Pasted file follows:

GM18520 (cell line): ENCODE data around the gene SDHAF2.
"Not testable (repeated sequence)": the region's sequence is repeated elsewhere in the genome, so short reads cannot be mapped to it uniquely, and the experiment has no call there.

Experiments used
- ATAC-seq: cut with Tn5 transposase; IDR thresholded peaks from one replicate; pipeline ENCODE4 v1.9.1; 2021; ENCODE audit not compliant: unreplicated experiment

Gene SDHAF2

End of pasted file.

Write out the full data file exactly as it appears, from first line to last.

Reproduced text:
GM18520 (cell line): ENCODE data around the gene SDHAF2.
"Not testable (repeated sequence)": the region's sequence is repeated elsewhere in the genome, so short reads cannot be mapped to it uniquely, and the experiment has no call there.

Experiments used
- ATAC-seq: cut with Tn5 transposase; IDR thresholded peaks from one replicate; pipeline ENCODE4 v1.9.1; 2021; ENCODE audit not compliant: unreplicated experiment

Gene SDHAF2